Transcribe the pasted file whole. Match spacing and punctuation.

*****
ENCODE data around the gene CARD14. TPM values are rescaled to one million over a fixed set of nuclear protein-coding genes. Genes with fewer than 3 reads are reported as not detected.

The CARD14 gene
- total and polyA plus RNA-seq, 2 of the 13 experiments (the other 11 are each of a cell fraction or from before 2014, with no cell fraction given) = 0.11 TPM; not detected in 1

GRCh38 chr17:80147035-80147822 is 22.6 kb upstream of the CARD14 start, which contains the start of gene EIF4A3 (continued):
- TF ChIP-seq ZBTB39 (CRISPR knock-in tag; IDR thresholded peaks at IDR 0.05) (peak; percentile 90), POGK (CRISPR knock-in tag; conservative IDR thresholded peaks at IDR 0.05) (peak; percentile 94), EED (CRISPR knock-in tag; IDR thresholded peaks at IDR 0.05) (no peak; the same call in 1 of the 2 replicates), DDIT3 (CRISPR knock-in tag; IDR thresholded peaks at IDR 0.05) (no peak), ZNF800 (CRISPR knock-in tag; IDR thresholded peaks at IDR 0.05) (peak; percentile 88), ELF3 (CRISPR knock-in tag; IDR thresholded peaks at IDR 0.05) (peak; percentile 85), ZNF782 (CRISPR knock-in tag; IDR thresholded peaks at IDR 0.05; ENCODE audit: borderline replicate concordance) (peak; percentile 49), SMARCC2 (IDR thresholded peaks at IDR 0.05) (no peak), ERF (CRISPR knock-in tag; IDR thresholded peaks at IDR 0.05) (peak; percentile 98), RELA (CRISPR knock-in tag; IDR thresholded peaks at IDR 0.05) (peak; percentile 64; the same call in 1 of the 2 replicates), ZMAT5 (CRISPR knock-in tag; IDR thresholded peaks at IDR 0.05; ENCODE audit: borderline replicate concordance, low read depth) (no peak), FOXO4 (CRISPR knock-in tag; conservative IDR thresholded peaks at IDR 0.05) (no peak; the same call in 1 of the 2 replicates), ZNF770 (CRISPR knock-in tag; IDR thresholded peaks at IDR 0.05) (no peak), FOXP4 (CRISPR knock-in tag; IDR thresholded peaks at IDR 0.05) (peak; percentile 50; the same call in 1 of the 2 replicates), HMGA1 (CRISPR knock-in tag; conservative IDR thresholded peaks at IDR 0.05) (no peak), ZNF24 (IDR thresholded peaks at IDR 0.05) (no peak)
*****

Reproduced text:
ENCODE data around the gene CARD14. TPM values are rescaled to one million over a fixed set of nuclear protein-coding genes. Genes with fewer than 3 reads are reported as not detected.

The CARD14 gene
- total and polyA plus RNA-seq, 2 of the 13 experiments (the other 11 are each of a cell fraction or from before 2014, with no cell fraction given) = 0.11 TPM; not detected in 1

GRCh38 chr17:80147035-80147822 is 22.6 kb upstream of the CARD14 start, which contains the start of gene EIF4A3 (continued):
- TF ChIP-seq ZBTB39 (CRISPR knock-in tag; IDR thresholded peaks at IDR 0.05) (peak; percentile 90), POGK (CRISPR knock-in tag; conservative IDR thresholded peaks at IDR 0.05) (peak; percentile 94), EED (CRISPR knock-in tag; IDR thresholded peaks at IDR 0.05) (no peak; the same call in 1 of the 2 replicates), DDIT3 (CRISPR knock-in tag; IDR thresholded peaks at IDR 0.05) (no peak), ZNF800 (CRISPR knock-in tag; IDR thresholded peaks at IDR 0.05) (peak; percentile 88), ELF3 (CRISPR knock-in tag; IDR thresholded peaks at IDR 0.05) (peak; percentile 85), ZNF782 (CRISPR knock-in tag; IDR thresholded peaks at IDR 0.05; ENCODE audit: borderline replicate concordance) (peak; percentile 49), SMARCC2 (IDR thresholded peaks at IDR 0.05) (no peak), ERF (CRISPR knock-in tag; IDR thresholded peaks at IDR 0.05) (peak; percentile 98), RELA (CRISPR knock-in tag; IDR thresholded peaks at IDR 0.05) (peak; percentile 64; the same call in 1 of the 2 replicates), ZMAT5 (CRISPR knock-in tag; IDR thresholded peaks at IDR 0.05; ENCODE audit: borderline replicate concordance, low read depth) (no peak), FOXO4 (CRISPR knock-in tag; conservative IDR thresholded peaks at IDR 0.05) (no peak; the same call in 1 of the 2 replicates), ZNF770 (CRISPR knock-in tag; IDR thresholded peaks at IDR 0.05) (no peak), FOXP4 (CRISPR knock-in tag; IDR thresholded peaks at IDR 0.05) (peak; percentile 50; the same call in 1 of the 2 replicates), HMGA1 (CRISPR knock-in tag; conservative IDR thresholded peaks at IDR 0.05) (no peak), ZNF24 (IDR thresholded peaks at IDR 0.05) (no peak)